Social media have shifted the conversation from fashion brands talking at the consumers, to talking with them, to listening to them. What have people gained from it?
A photo of a smiling girl resting on a cosy sofa while holding a glass of wine has been shared on the social network Instagram. Food brought from Pret-a-Manger, a few fashion magazines and travel accessories surround her. She seems an ordinary person waiting for her airplane or train. A more attentive look, however, tells a different story.
The shot has been crafted to emphasise what she wears: a pair of Stella McCartney ankle boots, a Balenciaga bag, a Louis Vuitton case and a Sandro Maca long coat. Some of them are not easy to spot, but are no mystery for the thousands of fashion enthusiasts who populate the social network, and who will share the post with the rest of the world. This is what fashion visual influencers do, and what Chiara Ferragni – the girl in the photo – has helped pioneering.
“I am pretty much in love with anything that fashion blogger Chiara Ferragni does, especially when it comes to what she wears,” writes Augusta Statz in an article on the online magazine Bustle commenting a recent picture posted on Instagram by the Italian blogger.
According to Le Guide Noir, a website that lists the top fashion influencers, Ferragni is the second most famous. The Blonde Salad, the blog she edits, has allowed her to build collaborations with high fashion brands and magazines, and to launch her own collections.
She is a vivid example of some of the innovations brought by social media to the fashion industry.
“In terms of communication strategy, the fashion world has demonstrated in different occasion to be one of the most attentive to the changes of the society and its protagonists – the clients or the prospect ones – as well as to intercept and adopt rising trends”, explains Valeria Moro, Social Media Manager & Digital PR at Borsalino, an Italian high-fashion hat company.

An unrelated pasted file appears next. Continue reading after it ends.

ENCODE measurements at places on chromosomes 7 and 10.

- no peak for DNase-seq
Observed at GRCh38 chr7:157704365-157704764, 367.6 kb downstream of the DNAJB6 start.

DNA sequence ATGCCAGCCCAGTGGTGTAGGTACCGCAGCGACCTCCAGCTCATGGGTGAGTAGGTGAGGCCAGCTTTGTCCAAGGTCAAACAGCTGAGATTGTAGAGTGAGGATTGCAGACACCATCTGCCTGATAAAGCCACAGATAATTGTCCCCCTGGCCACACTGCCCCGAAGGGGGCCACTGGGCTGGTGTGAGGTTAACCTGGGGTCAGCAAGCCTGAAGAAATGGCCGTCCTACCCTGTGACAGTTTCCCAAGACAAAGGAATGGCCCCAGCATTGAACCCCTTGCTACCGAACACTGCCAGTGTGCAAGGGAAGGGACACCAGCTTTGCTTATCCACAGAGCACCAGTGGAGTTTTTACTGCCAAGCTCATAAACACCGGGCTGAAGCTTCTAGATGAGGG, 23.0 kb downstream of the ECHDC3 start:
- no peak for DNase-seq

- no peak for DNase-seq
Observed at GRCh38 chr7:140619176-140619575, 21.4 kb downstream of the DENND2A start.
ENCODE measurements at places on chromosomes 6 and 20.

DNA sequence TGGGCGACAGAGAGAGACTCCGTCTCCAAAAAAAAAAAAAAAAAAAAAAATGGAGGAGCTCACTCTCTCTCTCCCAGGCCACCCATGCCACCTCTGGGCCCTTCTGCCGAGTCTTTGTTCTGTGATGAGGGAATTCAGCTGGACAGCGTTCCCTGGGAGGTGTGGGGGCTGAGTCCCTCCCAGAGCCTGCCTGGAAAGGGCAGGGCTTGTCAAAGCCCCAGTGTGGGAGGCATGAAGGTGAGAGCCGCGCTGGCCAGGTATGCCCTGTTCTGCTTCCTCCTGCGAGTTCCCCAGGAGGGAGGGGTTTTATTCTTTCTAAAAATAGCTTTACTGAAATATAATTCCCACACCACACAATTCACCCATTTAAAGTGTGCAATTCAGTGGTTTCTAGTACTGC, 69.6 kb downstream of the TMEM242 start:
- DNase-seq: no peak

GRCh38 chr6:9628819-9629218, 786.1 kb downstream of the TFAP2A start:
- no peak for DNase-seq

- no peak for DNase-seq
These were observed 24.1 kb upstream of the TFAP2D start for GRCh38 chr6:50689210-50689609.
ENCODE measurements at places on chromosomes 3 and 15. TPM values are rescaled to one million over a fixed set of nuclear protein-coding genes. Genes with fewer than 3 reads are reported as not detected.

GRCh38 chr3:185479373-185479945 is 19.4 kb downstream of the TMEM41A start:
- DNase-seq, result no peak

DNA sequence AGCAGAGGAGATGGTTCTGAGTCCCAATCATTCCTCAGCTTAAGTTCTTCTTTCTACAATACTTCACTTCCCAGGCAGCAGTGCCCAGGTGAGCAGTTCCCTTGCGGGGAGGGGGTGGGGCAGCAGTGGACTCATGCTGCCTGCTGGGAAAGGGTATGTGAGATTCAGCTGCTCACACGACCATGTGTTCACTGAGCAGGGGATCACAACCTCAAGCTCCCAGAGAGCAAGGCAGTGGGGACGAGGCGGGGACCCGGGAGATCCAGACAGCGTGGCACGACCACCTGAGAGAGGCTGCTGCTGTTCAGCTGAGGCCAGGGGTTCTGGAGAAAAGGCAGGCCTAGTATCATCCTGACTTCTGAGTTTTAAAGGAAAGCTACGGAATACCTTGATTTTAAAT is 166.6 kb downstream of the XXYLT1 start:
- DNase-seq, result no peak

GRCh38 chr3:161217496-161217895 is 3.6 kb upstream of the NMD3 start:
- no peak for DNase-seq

The spring 2016 fashion weeks have been a showcase of other uses of social media by fashion brands. Burberry has experimented with Snapchat, an application that allows sending pictures and video that self-destroy, to reveal in advance the collection and give exclusive glimpses behind the catwalk. Similarly, DKNY, a New York-based fashion brand, has used Instagram to let users send them direct messages with their favourite designs in order to receive insights on how they were conceived.
“Social networks are a spontaneous creative hotbed and a continuous source of interesting ideas and contents capable of making us understand in which direction the fashion world is going, something to monitor constantly in order to produce suitable material for our actual and prospective followers,” Moro says.
Yet, to what extent have social media empowered consumers?
“In the past, fashion brands have produced collections that have directly dictated and influenced what people wear, and magazine editors and buyers had first look exclusive access to these collection, which they then shared via their edited view to the consumer,” explains Gwyneth Moore, a communications consultant and published author, who runs Cardifffashion.com.
“With the growth of social media and blogging, the individual can now share in real time their own personal style and personal brand with millions of people across the world.”
Marco Pedroni, fellow at the Fashion and Cultural Production Study Centre at Università Cattolica in Milan, explains that, “today whoever works in fashion communication is obliged to listen, or to pretend to listen, to the readers and consumers because Facebook, Twitter and all the rest are forcing interaction.”
Fashion bloggers have triggered this evolution.
“We call them influencers and we expect from them to be authoritative with regards to an ever growing number of themes and topics”, says Valeria Moro.
They use a wide range of social media, such as Facebook, Twitter, and Instagram, and cover lifestyle subjects, such as travel and food.
Most of them are students in their twenties and have a cultural background that differs from that of the media experts, being most of the time based on self-developed visual and technical skills.
According to Pedroni, “digital influencers have become for fashion businesses a new piece in their marketing mix. If you are a fashion brand, you have to interact with traditional magazines and with them.”